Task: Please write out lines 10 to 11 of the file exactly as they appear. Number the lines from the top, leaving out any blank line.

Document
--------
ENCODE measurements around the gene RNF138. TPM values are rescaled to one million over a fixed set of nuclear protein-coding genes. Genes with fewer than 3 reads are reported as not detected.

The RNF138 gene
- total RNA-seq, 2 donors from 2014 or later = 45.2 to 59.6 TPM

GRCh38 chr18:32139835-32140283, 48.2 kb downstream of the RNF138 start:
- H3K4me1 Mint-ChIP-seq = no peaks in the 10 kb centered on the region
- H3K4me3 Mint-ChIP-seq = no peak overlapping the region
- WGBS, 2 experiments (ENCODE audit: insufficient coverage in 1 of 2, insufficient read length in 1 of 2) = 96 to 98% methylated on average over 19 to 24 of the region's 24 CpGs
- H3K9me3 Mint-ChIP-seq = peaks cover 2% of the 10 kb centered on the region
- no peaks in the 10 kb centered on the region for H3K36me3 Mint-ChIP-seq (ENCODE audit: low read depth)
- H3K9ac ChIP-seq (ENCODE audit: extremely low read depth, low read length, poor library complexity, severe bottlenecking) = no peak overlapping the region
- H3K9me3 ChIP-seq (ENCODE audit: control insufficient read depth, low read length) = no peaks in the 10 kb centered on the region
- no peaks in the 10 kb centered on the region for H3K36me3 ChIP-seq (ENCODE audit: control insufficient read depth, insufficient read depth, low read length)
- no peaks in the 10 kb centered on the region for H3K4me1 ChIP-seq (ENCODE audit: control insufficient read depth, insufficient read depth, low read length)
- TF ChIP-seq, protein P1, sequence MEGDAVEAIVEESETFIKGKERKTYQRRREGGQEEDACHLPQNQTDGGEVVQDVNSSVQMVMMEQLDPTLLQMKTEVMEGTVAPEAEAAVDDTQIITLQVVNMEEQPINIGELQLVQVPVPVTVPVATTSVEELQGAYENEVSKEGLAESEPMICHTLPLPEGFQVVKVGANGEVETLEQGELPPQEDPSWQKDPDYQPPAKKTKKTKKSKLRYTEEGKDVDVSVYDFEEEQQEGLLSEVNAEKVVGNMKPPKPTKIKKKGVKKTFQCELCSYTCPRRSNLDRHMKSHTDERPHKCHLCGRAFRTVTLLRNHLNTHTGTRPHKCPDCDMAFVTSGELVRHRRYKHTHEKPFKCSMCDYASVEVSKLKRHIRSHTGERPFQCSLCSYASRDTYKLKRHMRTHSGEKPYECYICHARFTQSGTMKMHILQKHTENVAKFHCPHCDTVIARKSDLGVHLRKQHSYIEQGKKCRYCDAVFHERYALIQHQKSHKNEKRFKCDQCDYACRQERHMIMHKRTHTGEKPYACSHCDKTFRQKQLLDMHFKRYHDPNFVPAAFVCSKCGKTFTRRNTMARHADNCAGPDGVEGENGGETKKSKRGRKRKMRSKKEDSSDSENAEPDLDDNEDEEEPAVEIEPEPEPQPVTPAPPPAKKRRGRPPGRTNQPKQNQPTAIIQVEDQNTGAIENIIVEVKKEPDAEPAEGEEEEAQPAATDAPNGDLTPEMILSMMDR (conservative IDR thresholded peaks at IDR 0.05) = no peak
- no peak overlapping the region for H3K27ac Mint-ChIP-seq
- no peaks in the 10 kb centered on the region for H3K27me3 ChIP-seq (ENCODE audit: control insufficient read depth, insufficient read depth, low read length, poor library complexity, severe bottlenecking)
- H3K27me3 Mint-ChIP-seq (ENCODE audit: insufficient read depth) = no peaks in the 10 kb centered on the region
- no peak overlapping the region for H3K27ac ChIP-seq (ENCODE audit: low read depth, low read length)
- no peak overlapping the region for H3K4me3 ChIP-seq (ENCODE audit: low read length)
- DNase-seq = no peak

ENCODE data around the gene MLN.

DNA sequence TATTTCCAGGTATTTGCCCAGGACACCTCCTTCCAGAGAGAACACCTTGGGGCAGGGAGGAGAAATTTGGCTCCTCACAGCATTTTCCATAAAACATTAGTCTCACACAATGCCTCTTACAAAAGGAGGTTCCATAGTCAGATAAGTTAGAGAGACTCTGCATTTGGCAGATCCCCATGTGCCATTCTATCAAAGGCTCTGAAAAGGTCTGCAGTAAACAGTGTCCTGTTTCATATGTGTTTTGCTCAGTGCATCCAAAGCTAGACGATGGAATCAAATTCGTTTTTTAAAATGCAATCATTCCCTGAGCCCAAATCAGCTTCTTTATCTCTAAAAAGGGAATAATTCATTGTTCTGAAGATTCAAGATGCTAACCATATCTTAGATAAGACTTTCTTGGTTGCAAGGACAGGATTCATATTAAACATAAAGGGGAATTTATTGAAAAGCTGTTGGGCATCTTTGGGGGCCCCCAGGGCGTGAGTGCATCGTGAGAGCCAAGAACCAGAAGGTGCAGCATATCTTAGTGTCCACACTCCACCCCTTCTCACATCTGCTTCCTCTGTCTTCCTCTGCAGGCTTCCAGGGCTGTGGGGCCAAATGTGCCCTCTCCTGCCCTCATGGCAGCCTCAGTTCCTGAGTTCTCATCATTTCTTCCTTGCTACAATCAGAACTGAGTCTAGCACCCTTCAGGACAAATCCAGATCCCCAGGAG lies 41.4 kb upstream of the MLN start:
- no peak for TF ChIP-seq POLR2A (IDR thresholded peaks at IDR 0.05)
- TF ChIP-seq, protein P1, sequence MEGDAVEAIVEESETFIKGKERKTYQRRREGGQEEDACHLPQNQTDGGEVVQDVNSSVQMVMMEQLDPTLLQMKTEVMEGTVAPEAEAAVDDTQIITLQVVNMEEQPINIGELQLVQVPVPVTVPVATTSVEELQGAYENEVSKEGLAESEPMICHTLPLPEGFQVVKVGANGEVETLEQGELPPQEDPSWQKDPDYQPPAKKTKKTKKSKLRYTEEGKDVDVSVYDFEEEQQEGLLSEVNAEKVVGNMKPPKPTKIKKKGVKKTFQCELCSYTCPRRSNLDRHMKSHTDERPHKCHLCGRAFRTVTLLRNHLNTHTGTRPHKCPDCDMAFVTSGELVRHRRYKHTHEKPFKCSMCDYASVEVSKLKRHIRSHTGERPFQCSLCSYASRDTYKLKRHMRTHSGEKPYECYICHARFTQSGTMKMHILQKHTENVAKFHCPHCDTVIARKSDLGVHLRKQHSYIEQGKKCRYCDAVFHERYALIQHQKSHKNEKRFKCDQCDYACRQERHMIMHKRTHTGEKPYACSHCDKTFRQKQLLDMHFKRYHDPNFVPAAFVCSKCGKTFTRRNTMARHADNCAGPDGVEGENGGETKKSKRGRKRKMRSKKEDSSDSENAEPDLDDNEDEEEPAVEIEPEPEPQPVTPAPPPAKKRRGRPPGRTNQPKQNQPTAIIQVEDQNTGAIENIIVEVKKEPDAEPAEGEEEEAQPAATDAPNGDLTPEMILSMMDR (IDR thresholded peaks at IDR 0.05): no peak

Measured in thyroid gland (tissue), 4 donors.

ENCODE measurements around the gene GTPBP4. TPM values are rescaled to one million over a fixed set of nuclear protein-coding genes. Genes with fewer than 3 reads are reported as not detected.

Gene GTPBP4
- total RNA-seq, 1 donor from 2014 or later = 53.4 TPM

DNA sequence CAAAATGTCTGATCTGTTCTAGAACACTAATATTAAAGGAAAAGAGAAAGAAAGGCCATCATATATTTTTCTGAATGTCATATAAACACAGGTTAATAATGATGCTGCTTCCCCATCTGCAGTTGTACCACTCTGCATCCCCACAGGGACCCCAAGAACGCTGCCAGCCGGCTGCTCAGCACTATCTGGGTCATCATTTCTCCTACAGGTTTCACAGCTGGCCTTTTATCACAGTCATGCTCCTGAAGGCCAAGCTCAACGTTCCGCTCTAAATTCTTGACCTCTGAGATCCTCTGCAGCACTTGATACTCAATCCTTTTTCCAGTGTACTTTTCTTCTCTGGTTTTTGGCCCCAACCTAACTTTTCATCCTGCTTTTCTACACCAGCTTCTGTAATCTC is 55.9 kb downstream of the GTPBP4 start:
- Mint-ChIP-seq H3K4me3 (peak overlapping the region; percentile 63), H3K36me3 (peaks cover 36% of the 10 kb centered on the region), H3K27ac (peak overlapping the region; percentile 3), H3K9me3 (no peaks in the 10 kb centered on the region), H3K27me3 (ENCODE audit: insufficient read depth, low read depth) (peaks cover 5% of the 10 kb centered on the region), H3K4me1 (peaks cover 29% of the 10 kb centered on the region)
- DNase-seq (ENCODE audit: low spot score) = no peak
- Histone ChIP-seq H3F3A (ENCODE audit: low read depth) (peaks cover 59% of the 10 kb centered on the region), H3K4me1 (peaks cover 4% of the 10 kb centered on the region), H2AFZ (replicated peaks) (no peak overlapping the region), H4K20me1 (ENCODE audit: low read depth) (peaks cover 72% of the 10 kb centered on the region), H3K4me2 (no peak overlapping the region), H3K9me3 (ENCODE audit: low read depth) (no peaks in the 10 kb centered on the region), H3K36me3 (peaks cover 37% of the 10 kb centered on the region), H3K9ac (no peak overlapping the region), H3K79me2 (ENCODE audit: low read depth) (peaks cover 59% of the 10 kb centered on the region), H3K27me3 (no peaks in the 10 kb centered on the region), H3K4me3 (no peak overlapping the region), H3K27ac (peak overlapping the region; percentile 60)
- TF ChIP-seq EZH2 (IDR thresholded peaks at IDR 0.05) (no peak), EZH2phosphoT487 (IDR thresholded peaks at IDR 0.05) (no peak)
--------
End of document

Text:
- H3K9ac ChIP-seq (ENCODE audit: extremely low read depth, low read length, poor library complexity, severe bottlenecking) = no peak overlapping the region
- H3K9me3 ChIP-seq (ENCODE audit: control insufficient read depth, low read length) = no peaks in the 10 kb centered on the region